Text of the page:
NEW COLUMBIA THEATRE WILL OPEN ON THURSDAYMany Improvements in Santa Rosa’s Playhouse
Work has progressed so far in the rehabilitation of the old Richter Theater that the Columbia Amusement Co., which now has the lease, announces that it will be reopened as the Columbia next Thursday evening. It is one of the neatest play houses north of San Francisco. The entire inside has been remodeled and handsomely decorated and new opera chairs are being installed.
The new front is practically completed and presents a very showy and inviting appearance. The entire front of the building is outlined with electric bulbs, with several clusters, and a real electric sign will extend out over the corner walk so as to show on Third, Fourth, and Fifth streets for blocks in either direction. There is a double front entrance with the ticket window between, while separate entrances are provided on each side for the gallery.
The gallery has been extended forward into a semicircle and the ceiling angled so as to give good ventilation. The changes here are marked and will grow very popular to all who sit with the “gods.”
The stage has been deepened six feet and the “fly gallery” added so that none of the scenery will be in the way on the stage floor. A new drop curtain is being painted, while entire new scenery is being made ready for the opening next week.
The companies playing in the Columbia will be provided with new and commodious dressing rooms under the stage. The stage entrance from Fifth street is so arranged that trunks and baggage can be dropped down into the dressing rooms or taken right on the stage, if desired, with little difficulty. The stage door from the auditorium has been done away with, and the only entrance to the stage is from Fifth street.
Musical comedy will be placed on the boards for four nights in the week for a run of twenty weeks, with a change of program twice a week. There will also be some vaudeville and road shows booked whenever good ones can be secured. It is the purpose of the management to conduct a first-rate play house at popular prices.– Press Democrat, June 18, 1909
“The Nickelodeon,” which is the new hall of entertainment on Fourth street, has opened to a good business, and the large crowds in attendance have departed well pleased with a nickel’s worth of fun that overflows the measure. The moving picture machine works well and its views are good ones, well selected. Its music is “canned music” it is true, but that gigantic phonograph and its horn as big as all the horns in a big brass band, can give the finest sort of music in the finest sort of style. Children, especially, find the Nickelodeon a delight, and there are matinees for them today, tomorrow and next day. But there are many children larger grown in the audiences, and they, too, are pleased with the performances.– Press Democrat, September 5, 1907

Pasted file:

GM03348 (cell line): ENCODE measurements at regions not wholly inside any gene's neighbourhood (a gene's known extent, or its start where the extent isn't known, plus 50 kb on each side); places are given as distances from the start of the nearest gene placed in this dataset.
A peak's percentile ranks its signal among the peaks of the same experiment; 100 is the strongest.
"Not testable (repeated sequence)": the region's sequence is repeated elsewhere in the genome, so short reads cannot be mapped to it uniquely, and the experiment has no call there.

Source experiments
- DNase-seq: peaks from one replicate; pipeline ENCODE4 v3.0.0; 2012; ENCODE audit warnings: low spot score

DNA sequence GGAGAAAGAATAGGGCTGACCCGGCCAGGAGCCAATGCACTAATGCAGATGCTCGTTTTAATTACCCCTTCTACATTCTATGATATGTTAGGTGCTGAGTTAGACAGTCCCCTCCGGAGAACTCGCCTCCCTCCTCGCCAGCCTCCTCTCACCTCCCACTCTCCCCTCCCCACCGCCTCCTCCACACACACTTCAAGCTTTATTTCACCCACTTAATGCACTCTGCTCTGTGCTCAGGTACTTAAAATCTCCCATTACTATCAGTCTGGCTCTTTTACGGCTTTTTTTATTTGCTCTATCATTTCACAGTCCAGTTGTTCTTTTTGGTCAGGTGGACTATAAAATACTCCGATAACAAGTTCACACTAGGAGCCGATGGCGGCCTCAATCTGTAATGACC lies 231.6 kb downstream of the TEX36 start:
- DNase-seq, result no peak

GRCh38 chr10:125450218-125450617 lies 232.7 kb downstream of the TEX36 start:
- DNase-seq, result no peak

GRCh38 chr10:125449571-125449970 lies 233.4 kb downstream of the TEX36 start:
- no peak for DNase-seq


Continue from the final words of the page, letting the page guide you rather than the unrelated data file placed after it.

FIRE CAUSES PANIC AT THE EMPIRE THEATRE LAST NIGHTPeople Make a Lively Scramble for Exits
The second performance at the Empire Theatre in the Ridgway block of Third street had just commenced last night when a fire scare threw the audience into a wild panic. There was a mad scramble for the doors, chairs and benches were smashed, women screamed and one fainted and narrowly escaped being trampled underfoot. Several boys were knocked down and more or less bruised. The theatre was crowded, and above the din arose the shouts of the cooler ones telling people to sit down and be quiet, that there was no danger. But few heeded the advice, and not until they found themselves out in the open air and gazing up at the small blaze that had broken out in the front of the building just to the right of the entrance did those present realize that their excitements had been all unnecessary.
The panic started when a sudden flash of flame shot out from the moving picture gallery in the rear of the auditorium above and just to the right of the entrance. The fire was caused by the operator of the picture machine accidentally dropping a hot carbon point into the box of films under the machine. These firms are made of celluloid and are almost as inflammable as powder. The flash which followed completely destroyed the machine, consumed the films, singed the hair and clothing of the operator and set fire to the woodwork of the office and the small gallery above from which it was finally communicated to the window frames outside. When the fire department arrived, the flames were quickly extinguished with a few bucketfuls of water.
In the excitement a number of ladies dropped their purses, wraps, etc. These were recovered by the management as quickly as possible, and returned to the owners, one of the men in charge mounting a box outside and announcing a list of articles found. When he had finished the distribution, he made an impromptu address which went something like this:
“You people have all been through an earthquake and fire and know what it means. We put everything we had into this little venture, and now the most of it has gone up in smoke. We propose to stay right here, though, and will have things running again tomorrow night just as if nothing had happened. If you wil give us a helping hand we will come out all right.” He was heartily cheered when he finished his few remarks and stepped down from his improvised platform.
One of the women patrons and quietly removed her shoe after being seated on account of a corn. When the excitement began she did not stop to recover it and when she started home it was with one shoe on and one shoe off.
The damage to the theatre proper was trivial. The loss to the Empire management will amount to several hundred dollars.– Press Democrat, June 16, 1907